Renters must still pay their utility bills. If you need financial assistance for utility costs, you may be able to get help.

Landlords are never allowed to shut off a renter's utilities in an attempt to force the renter out. This is illegal. Reach out to a lawyer for help if this happens to you.

Are you eligible for U.S. national protections against eviction?

Renters in 3 categories have special national protections against being evicted during the Emergency Period of March 27, 2020 to July 24 or 25, 2020. These national protections add onto any state and local protections you have.

Do you fit in any of these 3 categories?

Your home’s owner has a federally backed mortgage loan or other guarantee (like through Freddie Mac or Fannie Mae). Search if your home is covered.
You pay rent through a federal assistance program like the Section 8 Housing Choice Voucher, Rural Development Voucher, or other 'covered housing' program.
You live in Public Housing, where the government is your landlord.

If you are a renter in one of these 3 categories, the federal CARES Act section 4024 gives you these protections. (Remember, these protections add onto any state and local protections you have)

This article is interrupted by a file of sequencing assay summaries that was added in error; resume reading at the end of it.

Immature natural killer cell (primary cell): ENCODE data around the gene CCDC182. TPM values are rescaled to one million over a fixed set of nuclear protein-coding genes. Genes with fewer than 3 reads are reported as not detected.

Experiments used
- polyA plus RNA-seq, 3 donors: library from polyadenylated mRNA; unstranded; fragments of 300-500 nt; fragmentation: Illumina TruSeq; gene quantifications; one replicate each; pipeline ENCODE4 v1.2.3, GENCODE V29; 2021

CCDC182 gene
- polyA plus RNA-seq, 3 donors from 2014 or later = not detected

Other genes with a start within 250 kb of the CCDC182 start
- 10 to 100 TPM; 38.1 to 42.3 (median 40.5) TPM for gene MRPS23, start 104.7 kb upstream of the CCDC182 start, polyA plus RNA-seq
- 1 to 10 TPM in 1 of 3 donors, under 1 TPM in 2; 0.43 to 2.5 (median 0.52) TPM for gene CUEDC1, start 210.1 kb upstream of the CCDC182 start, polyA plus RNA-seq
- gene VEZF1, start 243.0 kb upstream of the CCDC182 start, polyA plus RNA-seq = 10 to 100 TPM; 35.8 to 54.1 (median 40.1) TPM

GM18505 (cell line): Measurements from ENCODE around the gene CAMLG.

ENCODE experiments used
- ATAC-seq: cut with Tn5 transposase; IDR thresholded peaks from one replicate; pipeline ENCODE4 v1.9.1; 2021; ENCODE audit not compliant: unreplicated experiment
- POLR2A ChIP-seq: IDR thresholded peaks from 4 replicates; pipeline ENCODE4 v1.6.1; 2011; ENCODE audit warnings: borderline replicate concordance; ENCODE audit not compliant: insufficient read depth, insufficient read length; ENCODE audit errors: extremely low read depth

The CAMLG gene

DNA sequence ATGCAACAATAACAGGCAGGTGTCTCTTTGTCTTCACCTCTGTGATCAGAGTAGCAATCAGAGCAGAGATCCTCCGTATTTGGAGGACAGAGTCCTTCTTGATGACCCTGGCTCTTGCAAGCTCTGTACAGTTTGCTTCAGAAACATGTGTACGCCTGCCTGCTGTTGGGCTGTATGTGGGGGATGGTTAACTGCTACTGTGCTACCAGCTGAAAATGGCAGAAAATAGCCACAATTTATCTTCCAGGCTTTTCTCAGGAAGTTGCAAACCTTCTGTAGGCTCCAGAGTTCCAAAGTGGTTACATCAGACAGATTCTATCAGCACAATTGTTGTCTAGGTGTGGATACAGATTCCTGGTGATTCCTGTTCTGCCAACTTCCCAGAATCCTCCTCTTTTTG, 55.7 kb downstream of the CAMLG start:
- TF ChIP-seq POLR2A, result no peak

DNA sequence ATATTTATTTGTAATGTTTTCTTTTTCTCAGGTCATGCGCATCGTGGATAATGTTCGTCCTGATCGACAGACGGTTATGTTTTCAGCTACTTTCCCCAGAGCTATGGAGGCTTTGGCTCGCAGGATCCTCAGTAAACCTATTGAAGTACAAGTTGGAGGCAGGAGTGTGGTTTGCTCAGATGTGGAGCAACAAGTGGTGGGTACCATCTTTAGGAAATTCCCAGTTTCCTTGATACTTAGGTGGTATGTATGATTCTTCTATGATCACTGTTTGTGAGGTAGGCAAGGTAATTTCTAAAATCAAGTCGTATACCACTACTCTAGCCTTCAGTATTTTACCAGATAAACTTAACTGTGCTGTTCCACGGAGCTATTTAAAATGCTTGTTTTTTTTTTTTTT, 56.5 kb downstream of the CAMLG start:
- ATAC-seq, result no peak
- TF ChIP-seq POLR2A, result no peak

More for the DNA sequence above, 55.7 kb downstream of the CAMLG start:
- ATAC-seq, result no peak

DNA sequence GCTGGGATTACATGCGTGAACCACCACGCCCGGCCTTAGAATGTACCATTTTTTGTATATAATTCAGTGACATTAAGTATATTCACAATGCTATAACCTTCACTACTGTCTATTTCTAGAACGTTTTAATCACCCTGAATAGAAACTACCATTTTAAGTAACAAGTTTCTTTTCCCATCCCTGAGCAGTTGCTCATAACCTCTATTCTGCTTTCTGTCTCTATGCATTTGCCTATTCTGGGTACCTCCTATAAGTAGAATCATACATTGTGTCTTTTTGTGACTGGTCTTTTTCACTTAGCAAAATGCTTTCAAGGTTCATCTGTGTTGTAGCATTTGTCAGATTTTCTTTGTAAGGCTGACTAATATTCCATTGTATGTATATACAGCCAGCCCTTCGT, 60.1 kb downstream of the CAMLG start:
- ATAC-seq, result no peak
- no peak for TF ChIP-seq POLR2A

• Your landlord cannot file a new eviction lawsuit against you for not paying your rent during the Emergency Period. They can still evict you for other behavior, like drug abuse, other criminal activities, or other lease violations.
  • Your landlord cannot charge you new fees or penalties for not paying your rent during the Emergency Period.
  • After the Emergency Period ends, your landlord may not be able to evict you immediately.(Different states interpret the protections ending on July 24 or 25. Check with local lawyers to see about your state). If you have not paid your rent in full during the Emergency Period, your landlord must wait until the period ends before giving you a notice to vacate. For example, they may give you a notice on July 26, and you must be allowed until at least August 25 to leave the property.

For more help on these national protections, reach out for legal and financial help here. Also, use this tool to write a letter to your landlord if you are having issues with rent or eviction.

What if I need repairs?

Can I break my lease?

What do I do if my landlord tries to evict me?

Are eviction cases still proceeding through court?